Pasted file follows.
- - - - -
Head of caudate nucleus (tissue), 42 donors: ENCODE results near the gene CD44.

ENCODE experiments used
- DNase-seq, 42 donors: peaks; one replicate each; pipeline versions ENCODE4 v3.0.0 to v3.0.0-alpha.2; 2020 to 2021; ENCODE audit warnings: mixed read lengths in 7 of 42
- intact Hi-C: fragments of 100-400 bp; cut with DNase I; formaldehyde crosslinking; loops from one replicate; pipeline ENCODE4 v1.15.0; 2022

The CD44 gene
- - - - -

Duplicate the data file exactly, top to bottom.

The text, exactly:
Head of caudate nucleus (tissue), 42 donors: ENCODE results near the gene CD44.

ENCODE experiments used
- DNase-seq, 42 donors: peaks; one replicate each; pipeline versions ENCODE4 v3.0.0 to v3.0.0-alpha.2; 2020 to 2021; ENCODE audit warnings: mixed read lengths in 7 of 42
- intact Hi-C: fragments of 100-400 bp; cut with DNase I; formaldehyde crosslinking; loops from one replicate; pipeline ENCODE4 v1.15.0; 2022

The CD44 gene